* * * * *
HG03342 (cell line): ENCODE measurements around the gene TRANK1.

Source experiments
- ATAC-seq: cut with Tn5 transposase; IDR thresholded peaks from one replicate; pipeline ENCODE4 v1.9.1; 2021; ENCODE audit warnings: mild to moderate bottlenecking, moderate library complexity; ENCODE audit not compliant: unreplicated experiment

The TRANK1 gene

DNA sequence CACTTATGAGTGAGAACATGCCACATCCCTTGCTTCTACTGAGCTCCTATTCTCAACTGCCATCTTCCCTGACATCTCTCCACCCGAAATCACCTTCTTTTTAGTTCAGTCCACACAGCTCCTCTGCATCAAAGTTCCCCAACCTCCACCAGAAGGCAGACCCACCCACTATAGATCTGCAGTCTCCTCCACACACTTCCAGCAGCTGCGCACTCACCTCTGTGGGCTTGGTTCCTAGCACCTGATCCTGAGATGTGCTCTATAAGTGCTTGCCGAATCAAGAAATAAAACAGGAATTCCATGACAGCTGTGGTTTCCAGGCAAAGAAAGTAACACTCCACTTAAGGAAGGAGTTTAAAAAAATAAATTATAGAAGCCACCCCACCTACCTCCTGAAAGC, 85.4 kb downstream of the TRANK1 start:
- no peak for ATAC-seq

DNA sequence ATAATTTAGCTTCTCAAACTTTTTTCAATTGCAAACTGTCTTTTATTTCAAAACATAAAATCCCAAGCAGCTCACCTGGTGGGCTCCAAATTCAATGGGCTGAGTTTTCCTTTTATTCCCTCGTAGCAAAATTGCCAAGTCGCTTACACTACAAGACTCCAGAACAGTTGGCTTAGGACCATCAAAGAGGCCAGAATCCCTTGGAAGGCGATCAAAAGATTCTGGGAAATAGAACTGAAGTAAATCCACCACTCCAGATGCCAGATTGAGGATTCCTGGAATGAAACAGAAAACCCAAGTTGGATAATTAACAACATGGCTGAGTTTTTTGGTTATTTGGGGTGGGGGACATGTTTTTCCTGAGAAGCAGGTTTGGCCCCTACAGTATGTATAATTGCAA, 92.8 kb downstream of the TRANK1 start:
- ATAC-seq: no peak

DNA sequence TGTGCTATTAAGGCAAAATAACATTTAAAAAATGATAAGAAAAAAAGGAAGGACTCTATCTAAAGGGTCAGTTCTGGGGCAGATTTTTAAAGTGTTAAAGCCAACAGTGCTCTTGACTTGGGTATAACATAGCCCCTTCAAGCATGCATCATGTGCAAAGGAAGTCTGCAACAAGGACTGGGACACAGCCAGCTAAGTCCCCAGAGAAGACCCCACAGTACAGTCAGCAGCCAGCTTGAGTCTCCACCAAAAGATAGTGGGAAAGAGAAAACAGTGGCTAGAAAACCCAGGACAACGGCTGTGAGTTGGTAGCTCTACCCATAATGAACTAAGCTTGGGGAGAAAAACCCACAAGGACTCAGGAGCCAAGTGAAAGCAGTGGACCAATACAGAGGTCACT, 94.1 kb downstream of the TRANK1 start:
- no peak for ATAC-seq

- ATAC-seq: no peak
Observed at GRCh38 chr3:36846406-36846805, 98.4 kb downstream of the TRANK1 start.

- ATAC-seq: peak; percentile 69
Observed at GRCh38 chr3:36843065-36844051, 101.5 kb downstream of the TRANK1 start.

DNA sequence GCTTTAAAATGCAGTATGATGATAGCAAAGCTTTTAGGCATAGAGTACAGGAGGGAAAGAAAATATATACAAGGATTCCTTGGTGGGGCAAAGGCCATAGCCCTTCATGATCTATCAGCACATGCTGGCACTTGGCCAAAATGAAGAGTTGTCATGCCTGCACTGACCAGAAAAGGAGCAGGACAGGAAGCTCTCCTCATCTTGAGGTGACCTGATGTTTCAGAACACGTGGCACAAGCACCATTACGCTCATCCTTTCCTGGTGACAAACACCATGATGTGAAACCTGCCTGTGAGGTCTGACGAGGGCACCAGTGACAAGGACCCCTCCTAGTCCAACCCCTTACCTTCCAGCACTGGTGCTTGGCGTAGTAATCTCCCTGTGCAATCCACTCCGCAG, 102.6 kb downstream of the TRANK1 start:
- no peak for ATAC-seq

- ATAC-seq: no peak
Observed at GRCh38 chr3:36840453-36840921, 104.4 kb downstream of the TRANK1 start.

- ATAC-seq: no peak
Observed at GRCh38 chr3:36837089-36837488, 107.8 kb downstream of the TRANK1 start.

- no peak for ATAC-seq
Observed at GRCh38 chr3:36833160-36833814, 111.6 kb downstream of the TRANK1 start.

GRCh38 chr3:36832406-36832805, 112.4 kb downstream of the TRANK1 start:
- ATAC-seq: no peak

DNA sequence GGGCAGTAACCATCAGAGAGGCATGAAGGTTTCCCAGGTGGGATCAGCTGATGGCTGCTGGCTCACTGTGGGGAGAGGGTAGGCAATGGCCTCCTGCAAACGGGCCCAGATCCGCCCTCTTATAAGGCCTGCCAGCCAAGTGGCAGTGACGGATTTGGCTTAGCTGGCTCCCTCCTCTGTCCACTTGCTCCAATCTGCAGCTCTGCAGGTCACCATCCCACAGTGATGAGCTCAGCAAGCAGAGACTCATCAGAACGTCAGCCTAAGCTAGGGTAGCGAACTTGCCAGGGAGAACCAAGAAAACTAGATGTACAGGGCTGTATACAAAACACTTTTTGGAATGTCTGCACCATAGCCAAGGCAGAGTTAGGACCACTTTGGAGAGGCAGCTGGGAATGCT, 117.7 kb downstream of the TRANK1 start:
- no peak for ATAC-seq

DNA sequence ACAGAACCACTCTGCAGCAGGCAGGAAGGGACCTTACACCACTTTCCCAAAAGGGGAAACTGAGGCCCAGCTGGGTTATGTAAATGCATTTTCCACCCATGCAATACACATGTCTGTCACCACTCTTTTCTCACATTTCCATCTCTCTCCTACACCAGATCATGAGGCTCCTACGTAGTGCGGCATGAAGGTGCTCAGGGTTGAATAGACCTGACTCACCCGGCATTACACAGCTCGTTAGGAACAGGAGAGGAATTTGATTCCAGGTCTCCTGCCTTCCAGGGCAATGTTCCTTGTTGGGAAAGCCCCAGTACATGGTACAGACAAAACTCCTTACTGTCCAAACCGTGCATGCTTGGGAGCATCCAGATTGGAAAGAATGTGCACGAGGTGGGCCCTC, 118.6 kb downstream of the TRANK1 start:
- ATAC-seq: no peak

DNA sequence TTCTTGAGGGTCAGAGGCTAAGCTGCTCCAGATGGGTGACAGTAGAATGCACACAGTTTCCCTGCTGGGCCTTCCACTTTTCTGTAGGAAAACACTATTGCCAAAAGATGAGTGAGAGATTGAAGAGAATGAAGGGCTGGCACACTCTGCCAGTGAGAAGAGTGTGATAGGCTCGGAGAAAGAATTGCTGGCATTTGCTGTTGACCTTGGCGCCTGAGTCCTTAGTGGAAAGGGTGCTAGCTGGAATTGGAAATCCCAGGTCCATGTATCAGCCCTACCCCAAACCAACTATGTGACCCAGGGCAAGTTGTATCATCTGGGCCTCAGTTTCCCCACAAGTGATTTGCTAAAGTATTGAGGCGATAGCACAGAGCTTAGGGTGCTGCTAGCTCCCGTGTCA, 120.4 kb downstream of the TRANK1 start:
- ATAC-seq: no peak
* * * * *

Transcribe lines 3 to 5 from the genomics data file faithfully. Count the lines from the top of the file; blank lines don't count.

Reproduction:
- ATAC-seq: cut with Tn5 transposase; IDR thresholded peaks from one replicate; pipeline ENCODE4 v1.9.1; 2021; ENCODE audit warnings: mild to moderate bottlenecking, moderate library complexity; ENCODE audit not compliant: unreplicated experiment

The TRANK1 gene

DNA sequence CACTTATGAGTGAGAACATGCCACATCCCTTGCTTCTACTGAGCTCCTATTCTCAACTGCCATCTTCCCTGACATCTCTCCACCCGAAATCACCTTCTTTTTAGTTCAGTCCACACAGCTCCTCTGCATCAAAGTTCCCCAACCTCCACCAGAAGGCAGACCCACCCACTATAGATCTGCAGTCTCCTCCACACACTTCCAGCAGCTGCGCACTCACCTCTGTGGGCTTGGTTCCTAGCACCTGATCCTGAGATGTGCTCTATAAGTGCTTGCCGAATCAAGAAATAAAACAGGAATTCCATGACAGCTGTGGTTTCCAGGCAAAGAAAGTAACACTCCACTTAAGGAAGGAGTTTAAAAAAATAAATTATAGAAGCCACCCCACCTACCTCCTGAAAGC, 85.4 kb downstream of the TRANK1 start: